I’d be a very rich man if I had a dollar for every time I heard a business executive gripe about workforce quality. However, there is some validity to these complaints, and as a new Organization for Economic Cooperation and Development study shows, the U.S. is not alone on this front. The first-ever OECD Survey of Adult Skills assessed the skills of the adult workforce in 24 OECD countries. The findings are pretty sobering. In most countries, large portions of the workforce (anywhere from 5% to 30% depending on the issue) lack basic literacy, numeracy and information technology skills. Similarly, only a small portion of the workforce (between 3% and 8% depending on the country) score at the highest levels in problem-solving, often considered the key workforce skill.
Each country presents a different pattern, but some common themes emerge. Younger workers are generally more proficieint, and not surprisingly, both higher education and proficiency levels are correlated with higher wages and higher productivity.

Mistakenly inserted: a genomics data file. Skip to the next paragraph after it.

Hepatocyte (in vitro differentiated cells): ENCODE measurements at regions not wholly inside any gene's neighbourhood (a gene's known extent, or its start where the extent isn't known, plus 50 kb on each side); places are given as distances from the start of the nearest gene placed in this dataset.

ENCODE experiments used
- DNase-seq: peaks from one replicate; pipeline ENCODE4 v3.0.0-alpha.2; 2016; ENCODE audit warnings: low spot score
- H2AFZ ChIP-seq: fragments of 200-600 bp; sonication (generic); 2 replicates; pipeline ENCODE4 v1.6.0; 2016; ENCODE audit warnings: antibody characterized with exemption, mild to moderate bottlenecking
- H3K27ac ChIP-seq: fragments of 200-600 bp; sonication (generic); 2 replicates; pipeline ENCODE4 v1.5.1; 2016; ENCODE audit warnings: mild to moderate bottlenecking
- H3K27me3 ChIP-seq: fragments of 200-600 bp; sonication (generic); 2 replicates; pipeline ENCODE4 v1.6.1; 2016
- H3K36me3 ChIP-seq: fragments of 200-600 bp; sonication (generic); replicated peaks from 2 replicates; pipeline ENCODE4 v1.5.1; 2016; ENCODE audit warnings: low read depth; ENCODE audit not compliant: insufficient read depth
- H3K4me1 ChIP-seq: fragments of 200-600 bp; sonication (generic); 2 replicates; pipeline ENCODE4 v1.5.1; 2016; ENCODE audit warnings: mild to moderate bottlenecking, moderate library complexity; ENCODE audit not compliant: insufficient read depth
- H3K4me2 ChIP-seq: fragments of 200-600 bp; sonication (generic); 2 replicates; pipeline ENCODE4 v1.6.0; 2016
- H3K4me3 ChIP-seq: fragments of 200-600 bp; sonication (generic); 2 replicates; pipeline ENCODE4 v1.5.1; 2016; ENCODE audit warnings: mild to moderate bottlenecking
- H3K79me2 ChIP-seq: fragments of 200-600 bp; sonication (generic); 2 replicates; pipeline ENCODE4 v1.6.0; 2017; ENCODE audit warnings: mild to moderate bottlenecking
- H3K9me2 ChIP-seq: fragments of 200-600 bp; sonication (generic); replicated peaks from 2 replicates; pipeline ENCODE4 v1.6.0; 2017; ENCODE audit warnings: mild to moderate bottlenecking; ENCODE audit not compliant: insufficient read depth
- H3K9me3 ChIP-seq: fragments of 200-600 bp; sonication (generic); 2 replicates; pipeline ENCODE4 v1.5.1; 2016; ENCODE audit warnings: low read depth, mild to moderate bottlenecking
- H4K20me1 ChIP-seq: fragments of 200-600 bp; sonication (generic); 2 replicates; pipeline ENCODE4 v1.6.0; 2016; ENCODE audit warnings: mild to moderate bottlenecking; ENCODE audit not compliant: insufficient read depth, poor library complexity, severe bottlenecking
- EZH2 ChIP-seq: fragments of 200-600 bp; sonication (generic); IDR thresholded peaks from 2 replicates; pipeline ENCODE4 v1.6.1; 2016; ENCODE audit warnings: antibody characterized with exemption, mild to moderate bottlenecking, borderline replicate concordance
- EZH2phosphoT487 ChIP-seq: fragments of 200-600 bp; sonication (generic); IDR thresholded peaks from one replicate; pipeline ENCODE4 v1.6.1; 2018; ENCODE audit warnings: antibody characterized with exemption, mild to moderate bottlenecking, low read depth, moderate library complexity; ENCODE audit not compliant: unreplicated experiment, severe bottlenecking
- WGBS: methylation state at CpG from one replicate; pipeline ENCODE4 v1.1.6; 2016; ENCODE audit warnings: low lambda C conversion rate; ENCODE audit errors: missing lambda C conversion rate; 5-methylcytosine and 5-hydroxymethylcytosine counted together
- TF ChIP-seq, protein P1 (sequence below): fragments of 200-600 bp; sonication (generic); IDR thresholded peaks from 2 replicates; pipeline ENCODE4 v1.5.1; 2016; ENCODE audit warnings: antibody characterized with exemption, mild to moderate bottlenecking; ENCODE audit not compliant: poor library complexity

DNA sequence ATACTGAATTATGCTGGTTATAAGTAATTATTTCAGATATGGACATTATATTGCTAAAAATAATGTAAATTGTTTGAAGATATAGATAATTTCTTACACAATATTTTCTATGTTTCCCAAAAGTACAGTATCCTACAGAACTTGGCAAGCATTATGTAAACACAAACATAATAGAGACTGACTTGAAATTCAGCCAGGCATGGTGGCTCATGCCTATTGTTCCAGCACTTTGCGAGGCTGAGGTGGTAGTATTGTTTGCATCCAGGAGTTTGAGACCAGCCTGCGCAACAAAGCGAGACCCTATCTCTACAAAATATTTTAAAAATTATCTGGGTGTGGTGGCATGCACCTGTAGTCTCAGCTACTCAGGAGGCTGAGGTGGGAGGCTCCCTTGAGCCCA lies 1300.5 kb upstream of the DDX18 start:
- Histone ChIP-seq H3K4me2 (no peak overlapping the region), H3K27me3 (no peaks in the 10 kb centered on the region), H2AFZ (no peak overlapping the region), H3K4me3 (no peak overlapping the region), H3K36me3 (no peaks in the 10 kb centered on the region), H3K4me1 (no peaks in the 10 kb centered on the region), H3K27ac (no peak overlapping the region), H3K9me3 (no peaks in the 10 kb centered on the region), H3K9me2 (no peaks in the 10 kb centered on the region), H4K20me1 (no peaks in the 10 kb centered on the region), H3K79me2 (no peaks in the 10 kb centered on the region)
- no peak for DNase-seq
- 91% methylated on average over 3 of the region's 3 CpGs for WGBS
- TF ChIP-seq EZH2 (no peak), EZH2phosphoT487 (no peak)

Profiles and data tables for each country are available. Finland, Japan, and the Netherlands are top performers in many categories. Overall, U.S. workers fall in the middle of these skill rankings. Within this broad outline, the study highlights some very disturbing trends. The U.S. has a strong cohort of high proficiency-high skill workers, but also has a much larger than average cohort of low proficiency-low skill workers. In the U.S., socioeconomic background is more directly associated with later skill levels than in other OECD nations. In addiiton, U.S. low skill workers are less likely to participate in education and training programs and to suffer from health and well-being challenges than their counterparts in other nations. These results suggest that skills upgrade efforts must be comprehensive and holistic–they cannot simply address a single skill or topic area; they need to address the range of issues that create challenges for lower skill/lower proficiency workers.